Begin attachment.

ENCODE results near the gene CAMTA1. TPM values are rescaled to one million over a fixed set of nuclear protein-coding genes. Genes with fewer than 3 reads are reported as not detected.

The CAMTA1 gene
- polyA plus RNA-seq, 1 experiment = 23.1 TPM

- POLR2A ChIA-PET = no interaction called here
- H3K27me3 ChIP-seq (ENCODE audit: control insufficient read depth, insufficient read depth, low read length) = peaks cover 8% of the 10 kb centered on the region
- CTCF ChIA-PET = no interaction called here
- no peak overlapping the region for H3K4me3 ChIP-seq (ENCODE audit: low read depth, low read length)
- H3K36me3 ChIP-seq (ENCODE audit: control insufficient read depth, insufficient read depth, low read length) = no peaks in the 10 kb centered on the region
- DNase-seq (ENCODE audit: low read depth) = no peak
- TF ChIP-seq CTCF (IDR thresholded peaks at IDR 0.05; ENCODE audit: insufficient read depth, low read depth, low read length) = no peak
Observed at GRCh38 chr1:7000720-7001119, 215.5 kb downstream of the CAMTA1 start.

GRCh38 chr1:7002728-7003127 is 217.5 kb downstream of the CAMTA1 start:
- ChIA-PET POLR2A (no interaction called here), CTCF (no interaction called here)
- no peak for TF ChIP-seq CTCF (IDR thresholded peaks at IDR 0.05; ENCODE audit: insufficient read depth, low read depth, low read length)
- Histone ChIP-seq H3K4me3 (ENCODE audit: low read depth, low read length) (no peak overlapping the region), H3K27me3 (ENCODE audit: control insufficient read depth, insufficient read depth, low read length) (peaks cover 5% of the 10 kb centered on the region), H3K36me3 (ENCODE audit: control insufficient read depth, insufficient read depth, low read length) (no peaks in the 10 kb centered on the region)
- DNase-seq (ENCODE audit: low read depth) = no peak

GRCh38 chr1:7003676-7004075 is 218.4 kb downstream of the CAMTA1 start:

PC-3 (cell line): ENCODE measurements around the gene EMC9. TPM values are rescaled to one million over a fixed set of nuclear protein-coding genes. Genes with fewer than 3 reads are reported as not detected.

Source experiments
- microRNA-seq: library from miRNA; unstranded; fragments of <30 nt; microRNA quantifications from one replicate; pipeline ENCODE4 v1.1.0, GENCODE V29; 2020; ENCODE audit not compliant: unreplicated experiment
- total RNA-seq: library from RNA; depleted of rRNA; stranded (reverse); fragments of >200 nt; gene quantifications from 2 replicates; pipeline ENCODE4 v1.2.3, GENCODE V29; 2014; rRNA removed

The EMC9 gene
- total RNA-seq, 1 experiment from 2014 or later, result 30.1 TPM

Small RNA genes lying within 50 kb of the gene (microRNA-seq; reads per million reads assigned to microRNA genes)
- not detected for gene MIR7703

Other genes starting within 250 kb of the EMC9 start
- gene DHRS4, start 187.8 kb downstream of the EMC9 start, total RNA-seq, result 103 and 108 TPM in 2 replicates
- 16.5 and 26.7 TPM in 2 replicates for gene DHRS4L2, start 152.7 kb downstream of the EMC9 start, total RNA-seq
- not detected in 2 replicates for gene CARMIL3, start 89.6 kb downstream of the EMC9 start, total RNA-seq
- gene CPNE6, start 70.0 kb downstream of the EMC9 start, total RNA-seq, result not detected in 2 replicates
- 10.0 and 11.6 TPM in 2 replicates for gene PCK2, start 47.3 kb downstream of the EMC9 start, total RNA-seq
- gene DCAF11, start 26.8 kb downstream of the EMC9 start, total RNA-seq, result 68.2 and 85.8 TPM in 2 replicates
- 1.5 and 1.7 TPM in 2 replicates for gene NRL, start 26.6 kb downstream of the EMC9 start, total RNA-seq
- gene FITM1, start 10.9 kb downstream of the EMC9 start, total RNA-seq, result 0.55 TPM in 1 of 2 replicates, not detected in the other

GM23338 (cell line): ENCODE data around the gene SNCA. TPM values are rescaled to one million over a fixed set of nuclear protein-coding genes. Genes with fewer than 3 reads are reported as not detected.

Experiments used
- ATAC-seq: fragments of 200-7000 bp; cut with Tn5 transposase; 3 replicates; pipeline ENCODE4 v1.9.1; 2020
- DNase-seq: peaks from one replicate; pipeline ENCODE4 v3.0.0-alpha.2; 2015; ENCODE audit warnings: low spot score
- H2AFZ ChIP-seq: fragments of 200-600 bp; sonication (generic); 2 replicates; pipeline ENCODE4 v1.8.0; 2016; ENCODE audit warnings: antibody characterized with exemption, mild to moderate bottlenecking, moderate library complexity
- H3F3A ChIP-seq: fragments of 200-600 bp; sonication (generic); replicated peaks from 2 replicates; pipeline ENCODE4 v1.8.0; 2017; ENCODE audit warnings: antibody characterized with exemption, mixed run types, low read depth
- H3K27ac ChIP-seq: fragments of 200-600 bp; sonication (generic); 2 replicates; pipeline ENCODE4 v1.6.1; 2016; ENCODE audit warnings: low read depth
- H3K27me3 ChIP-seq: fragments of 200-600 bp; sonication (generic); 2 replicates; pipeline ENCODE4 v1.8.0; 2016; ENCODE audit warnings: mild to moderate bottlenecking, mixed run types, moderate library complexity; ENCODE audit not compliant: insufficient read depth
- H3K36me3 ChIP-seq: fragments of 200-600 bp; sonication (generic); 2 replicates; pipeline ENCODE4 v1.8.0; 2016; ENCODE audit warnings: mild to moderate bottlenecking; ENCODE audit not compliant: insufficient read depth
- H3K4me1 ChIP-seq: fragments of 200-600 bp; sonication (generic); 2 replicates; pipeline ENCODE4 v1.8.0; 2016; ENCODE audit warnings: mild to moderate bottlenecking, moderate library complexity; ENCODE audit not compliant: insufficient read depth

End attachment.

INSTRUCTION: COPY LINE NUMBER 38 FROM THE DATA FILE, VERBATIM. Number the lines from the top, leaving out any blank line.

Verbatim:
- DNase-seq: peaks from one replicate; pipeline ENCODE4 v3.0.0-alpha.2; 2015; ENCODE audit warnings: low spot score